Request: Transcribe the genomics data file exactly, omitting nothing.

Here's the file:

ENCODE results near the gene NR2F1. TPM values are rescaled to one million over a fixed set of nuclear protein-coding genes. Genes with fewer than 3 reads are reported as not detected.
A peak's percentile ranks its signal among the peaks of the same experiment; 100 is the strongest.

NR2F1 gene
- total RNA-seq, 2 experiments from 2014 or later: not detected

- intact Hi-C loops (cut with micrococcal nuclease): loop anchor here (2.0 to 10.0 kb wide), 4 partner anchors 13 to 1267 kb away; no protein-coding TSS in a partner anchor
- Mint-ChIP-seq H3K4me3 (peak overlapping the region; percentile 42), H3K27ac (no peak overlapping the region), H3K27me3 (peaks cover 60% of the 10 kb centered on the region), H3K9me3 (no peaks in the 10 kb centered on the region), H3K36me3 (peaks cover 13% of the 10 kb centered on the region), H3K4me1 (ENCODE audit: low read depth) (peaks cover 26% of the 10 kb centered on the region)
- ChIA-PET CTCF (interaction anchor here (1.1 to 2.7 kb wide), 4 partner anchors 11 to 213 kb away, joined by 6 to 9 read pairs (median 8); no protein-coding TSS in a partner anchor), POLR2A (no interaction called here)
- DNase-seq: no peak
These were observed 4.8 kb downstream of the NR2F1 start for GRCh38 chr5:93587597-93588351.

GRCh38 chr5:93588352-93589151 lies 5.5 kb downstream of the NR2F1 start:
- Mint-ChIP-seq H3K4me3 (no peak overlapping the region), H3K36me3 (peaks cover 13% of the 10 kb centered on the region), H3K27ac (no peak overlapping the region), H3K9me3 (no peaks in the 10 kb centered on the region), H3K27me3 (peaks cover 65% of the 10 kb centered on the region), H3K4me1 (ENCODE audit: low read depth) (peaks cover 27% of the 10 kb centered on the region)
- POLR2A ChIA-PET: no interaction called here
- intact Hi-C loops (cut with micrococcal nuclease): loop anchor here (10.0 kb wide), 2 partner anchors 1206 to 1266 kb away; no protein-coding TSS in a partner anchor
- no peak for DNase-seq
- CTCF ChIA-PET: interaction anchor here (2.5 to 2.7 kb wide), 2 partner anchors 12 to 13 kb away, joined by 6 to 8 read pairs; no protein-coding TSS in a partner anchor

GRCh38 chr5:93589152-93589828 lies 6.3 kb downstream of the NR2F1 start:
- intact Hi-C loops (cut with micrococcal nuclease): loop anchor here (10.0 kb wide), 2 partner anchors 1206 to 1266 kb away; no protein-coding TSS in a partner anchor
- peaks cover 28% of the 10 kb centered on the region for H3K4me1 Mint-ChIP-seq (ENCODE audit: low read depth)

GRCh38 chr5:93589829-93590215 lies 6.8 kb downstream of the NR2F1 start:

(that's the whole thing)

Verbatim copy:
ENCODE results near the gene NR2F1. TPM values are rescaled to one million over a fixed set of nuclear protein-coding genes. Genes with fewer than 3 reads are reported as not detected.
A peak's percentile ranks its signal among the peaks of the same experiment; 100 is the strongest.

NR2F1 gene
- total RNA-seq, 2 experiments from 2014 or later: not detected

- intact Hi-C loops (cut with micrococcal nuclease): loop anchor here (2.0 to 10.0 kb wide), 4 partner anchors 13 to 1267 kb away; no protein-coding TSS in a partner anchor
- Mint-ChIP-seq H3K4me3 (peak overlapping the region; percentile 42), H3K27ac (no peak overlapping the region), H3K27me3 (peaks cover 60% of the 10 kb centered on the region), H3K9me3 (no peaks in the 10 kb centered on the region), H3K36me3 (peaks cover 13% of the 10 kb centered on the region), H3K4me1 (ENCODE audit: low read depth) (peaks cover 26% of the 10 kb centered on the region)
- ChIA-PET CTCF (interaction anchor here (1.1 to 2.7 kb wide), 4 partner anchors 11 to 213 kb away, joined by 6 to 9 read pairs (median 8); no protein-coding TSS in a partner anchor), POLR2A (no interaction called here)
- DNase-seq: no peak
These were observed 4.8 kb downstream of the NR2F1 start for GRCh38 chr5:93587597-93588351.

GRCh38 chr5:93588352-93589151 lies 5.5 kb downstream of the NR2F1 start:
- Mint-ChIP-seq H3K4me3 (no peak overlapping the region), H3K36me3 (peaks cover 13% of the 10 kb centered on the region), H3K27ac (no peak overlapping the region), H3K9me3 (no peaks in the 10 kb centered on the region), H3K27me3 (peaks cover 65% of the 10 kb centered on the region), H3K4me1 (ENCODE audit: low read depth) (peaks cover 27% of the 10 kb centered on the region)
- POLR2A ChIA-PET: no interaction called here
- intact Hi-C loops (cut with micrococcal nuclease): loop anchor here (10.0 kb wide), 2 partner anchors 1206 to 1266 kb away; no protein-coding TSS in a partner anchor
- no peak for DNase-seq
- CTCF ChIA-PET: interaction anchor here (2.5 to 2.7 kb wide), 2 partner anchors 12 to 13 kb away, joined by 6 to 8 read pairs; no protein-coding TSS in a partner anchor

GRCh38 chr5:93589152-93589828 lies 6.3 kb downstream of the NR2F1 start:
- intact Hi-C loops (cut with micrococcal nuclease): loop anchor here (10.0 kb wide), 2 partner anchors 1206 to 1266 kb away; no protein-coding TSS in a partner anchor
- peaks cover 28% of the 10 kb centered on the region for H3K4me1 Mint-ChIP-seq (ENCODE audit: low read depth)

GRCh38 chr5:93589829-93590215 lies 6.8 kb downstream of the NR2F1 start: